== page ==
" When you step on the field and you don't have the intensity and the competitive nature to beat your opponent, it's not worth getting on the field. With basketball especially, it's such an intense and fast-paced game that if you want that edge, what you lack in skill, what you lack in height and physical ability, if you make that up with competitive nature and heart it'll balance the playing field," says Joe Nocciolino.
If Joe Nocciolino had a personal slogan that might be it.
In class and every sport season, every game and every practice he wants to be the best.
"He's competitive at everything he does. Whether it's cards on the bus with the guys or in practice or in class, he wants every extra point in the classroom and he wants every single call on the court. He's very competitive, but in a good way," says Golden Bears Head Coach Ryan Hayes.
That competitive fire was stoked by growing up with three older sisters.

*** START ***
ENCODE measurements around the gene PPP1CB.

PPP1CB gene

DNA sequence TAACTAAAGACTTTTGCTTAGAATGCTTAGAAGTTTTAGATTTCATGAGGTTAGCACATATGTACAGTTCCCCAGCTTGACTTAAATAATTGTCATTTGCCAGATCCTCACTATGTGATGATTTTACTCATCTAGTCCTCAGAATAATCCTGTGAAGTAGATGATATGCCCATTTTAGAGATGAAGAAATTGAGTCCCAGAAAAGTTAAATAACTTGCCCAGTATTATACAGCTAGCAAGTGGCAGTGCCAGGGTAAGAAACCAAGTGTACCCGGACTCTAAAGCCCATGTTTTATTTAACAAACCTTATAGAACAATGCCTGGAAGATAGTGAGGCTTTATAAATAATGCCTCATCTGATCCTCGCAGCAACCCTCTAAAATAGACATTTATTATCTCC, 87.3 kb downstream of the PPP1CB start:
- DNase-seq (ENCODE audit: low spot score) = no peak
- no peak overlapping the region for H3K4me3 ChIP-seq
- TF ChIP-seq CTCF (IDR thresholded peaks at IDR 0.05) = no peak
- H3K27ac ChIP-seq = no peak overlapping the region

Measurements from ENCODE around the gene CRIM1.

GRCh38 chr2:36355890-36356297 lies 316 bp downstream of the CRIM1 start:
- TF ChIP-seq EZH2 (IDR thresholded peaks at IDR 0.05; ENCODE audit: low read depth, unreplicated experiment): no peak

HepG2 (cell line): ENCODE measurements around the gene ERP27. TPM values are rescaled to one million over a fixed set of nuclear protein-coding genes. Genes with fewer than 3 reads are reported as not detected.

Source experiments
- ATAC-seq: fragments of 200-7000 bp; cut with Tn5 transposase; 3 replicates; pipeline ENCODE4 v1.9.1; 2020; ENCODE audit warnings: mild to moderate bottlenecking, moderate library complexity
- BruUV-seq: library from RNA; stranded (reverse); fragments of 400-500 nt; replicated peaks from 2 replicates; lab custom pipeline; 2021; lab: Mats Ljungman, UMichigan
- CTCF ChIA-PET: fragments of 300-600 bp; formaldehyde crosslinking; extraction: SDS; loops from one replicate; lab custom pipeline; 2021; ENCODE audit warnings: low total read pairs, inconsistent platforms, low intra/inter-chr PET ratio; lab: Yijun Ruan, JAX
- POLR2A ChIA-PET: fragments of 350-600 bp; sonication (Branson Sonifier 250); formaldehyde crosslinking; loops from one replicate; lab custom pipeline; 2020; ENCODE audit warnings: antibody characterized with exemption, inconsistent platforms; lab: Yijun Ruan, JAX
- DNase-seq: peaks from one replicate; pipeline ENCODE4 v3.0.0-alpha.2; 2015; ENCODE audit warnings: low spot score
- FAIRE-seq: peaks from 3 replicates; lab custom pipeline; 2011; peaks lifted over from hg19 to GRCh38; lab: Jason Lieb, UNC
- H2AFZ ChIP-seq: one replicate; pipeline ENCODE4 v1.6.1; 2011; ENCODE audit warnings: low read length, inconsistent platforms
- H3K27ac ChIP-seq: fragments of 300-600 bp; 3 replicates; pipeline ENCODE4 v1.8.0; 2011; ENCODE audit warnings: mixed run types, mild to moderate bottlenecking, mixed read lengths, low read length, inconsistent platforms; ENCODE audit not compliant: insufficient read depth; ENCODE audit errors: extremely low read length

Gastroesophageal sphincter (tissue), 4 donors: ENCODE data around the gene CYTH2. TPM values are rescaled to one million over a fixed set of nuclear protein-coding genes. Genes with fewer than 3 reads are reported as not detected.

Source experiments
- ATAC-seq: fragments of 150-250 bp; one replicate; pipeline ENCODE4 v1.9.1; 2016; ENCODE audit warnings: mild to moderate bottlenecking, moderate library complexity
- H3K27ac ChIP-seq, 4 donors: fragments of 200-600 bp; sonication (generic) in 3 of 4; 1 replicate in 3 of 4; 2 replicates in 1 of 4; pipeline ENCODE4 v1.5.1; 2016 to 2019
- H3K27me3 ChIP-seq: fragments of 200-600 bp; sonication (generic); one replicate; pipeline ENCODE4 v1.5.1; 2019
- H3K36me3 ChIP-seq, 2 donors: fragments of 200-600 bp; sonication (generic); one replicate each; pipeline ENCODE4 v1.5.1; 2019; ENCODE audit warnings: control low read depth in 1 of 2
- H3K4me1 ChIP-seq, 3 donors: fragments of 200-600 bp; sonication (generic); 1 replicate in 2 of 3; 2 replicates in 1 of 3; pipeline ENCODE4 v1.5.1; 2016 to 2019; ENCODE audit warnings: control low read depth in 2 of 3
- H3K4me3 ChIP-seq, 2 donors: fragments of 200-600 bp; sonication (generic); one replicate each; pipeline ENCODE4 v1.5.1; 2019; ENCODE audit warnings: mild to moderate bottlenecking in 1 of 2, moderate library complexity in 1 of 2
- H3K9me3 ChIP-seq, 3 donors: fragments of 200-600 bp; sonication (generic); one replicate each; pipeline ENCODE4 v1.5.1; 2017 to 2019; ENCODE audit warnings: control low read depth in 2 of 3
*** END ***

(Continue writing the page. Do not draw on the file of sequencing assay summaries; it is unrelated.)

And it may just help in his career path, something he discovered in some rare down time.
" I wasn't really sure what I wanted to do the past few years. But I was sitting on the couch one night after doing homework and turned on the apprentice and I had heard a lot about it but I had never watched it before. It was then that I realized all the facets of business, the competitive nature of it that really interested me. It was then that I realized that's what I wanted to do," says Nocciolino.
He competes to be the best in class, and his grade point average of 100.8 shows that.
He's been sidelined with an ankle injury, but as always tries to be the best injured player there is.
" There's no other way to do it in my mind. If you're going to do something you should do it to the best of your ability. To sit there and just pout if you're not playing or sit there and be quiet and not take a leadership role on the court you're not performing to the best of your ability," says Nocciolino.